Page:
A new look with great stories to tell

 Alaric Santiaguel   |  

Rice Today has indeed evolved from an IRRI-centric magazine into a truly global magazine—as the official publication of the Global Rice Science Partnership.

New RT

Part of this evolution is the re-working of the magazine’s masthead. The idea behind the “new look” is to make Rice Today more up-to-date, reflect new ways of finding solutions to the problems in rice production, and represent the advances in rice science. Along with the new look, we are expanding the magazine’s reach through Facebook and Twitter, and here in our new online abode.

We made these changes to bring you a better experience in accessing our information through the platform that best suits your needs. Whether you want to read about rice on paper or pixels, in your reading room or on mobile devices, our mission remains the same: tell great stories about the world of rice—from gene discoveries to the significant events in the global rice market.

And, in the new era of genomic research, we are featuring “genome editing” technology, the latest tool in the rice breeders’ toolbox, which enables the rapid rewriting of the DNA code to produce better varieties in the shortest time possible.

An example of a new variety with a success story under its belt is the salt-tolerant Salinas 11. It is helping Filipino farmers in Bohol Province of the Philippines cope with seawater encroaching on their paddies (See Rice against the tide.

The Bohol story (Rice against the tide) may sound anecdotal on how the Philippines, where IRRI is located, is benefiting from the Institute. Despite these success stories remains the fact that the Philippines is still a major rice importer. So the question remains, Is proximity to IRRI an advantage?

Citing India as an example, IRRI Director General Robert Zeigler explains how High science and smart policies will alleviate hunger and poverty.

Our Rice Map takes a first look at Asia’s rice crop, with Sentinel-1A satellite imagery, which provides detailed information on area planted to rice, cropping intensity, and even area damaged by floods or drought.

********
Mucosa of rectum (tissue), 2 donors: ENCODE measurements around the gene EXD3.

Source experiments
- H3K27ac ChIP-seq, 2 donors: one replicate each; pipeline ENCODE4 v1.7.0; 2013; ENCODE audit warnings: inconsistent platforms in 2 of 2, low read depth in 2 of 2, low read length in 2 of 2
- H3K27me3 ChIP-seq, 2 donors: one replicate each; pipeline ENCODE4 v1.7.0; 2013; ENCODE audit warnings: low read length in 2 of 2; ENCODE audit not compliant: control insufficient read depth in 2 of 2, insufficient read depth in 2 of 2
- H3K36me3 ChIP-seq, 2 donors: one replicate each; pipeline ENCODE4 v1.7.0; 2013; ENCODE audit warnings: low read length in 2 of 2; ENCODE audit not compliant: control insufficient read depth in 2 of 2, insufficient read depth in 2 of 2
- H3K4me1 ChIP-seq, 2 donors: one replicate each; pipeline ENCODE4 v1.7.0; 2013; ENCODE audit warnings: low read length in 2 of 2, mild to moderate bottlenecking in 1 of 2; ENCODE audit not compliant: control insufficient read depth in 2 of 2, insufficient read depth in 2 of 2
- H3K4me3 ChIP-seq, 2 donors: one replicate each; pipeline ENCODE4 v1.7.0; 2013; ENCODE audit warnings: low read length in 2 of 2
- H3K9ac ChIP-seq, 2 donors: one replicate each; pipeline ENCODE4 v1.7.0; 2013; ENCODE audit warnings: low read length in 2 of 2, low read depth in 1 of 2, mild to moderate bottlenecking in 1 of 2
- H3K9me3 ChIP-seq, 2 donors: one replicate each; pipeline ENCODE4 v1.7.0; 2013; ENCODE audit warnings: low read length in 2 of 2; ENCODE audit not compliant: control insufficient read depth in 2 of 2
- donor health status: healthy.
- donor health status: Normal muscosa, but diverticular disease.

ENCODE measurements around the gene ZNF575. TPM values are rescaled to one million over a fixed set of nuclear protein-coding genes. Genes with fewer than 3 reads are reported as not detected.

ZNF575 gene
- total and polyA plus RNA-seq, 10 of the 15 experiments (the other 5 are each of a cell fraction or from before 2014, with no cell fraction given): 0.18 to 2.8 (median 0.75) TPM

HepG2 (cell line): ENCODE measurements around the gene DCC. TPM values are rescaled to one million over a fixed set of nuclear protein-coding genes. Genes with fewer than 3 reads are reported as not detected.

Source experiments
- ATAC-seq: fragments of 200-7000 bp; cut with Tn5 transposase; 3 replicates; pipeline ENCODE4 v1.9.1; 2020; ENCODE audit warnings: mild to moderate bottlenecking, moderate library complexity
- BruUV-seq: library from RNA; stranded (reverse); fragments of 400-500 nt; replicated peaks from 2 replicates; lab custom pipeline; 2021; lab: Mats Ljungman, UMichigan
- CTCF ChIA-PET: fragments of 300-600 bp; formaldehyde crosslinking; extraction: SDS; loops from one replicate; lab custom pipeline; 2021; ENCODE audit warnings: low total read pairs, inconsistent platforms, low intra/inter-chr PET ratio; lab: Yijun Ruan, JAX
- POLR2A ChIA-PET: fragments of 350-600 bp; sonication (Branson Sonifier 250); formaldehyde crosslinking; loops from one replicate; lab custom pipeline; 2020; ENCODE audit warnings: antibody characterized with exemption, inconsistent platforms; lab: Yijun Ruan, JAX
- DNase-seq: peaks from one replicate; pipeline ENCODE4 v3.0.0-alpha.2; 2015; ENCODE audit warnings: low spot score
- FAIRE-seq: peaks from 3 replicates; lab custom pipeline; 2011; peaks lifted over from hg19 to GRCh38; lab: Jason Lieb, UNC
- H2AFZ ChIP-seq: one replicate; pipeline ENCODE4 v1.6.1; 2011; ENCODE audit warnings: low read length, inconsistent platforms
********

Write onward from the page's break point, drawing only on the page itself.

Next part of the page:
With increasing population and decreasing agricultural land area, the challenge for rice cultivation is to meet future food demand. One key strategy for obtaining sufficient future food production is to close “yield gaps.” But what is a yield gap? What are the sustainability implications of closing rice yield gaps? Alex Stuart, IRRI postdoctoral fellow, answers these questions in his Grain of truth. 

Closing yield gaps, among other goals, in the rice sector will not be possible without the support of partners around the globe. The good news is that IRRI’s partners are taking it to the next level—from research beneficiaries to research investors. (See Partnership-driven science.)

Speaking of partnerships, IRRI is working with the Odisha University of Agriculture and Technology in India through a scholarship program in Developing the next breed of scientists

In How long can the rice market defy El Niño? Dr. Samarendu Mohanty, IRRI senior economist, analyzes whether the rainfall disruption in India, Indonesia, and the Philippines will affect the direction of the rice market in the remaining months of 2015.

Then, we stepped back through time to look at the 40 years of contribution of the International Network for Genetic Evaluation of Rice (see INGER@40—and the crossroads). Aside from the varieties released in 74 countries, the pooled test materials from different countries have brought much-needed genetic diversity to farmers’ fields.

In Latin America, Edward Pulver, a renowned agronomist, has set an example and inspired young scientists around the world through his remarkable career. Dr. Pulver has dedicated his professional life to raising rice yields in the region with improved agronomic practices and “water harvesting.” (See Edward Pulver: Searching for the heart of yield.)

Our features from Africa are about The origins of Senegal’s dependency on rice imports , Côte d’Ivoire as an emerging rice powerhouse in West Africa, and  why Tanzania is poised to lead Africa’s rice production.

And, on a lighter note, there’s a hearty debate who makes the better Jollof, the Ghanaians or the Nigerians? You can taste one side of the good-natured debate by learning how to cook Ghanaian Jollof rice.

Happy reading!

Ms. Lanie Reyes is the managing editor of Rice Today.

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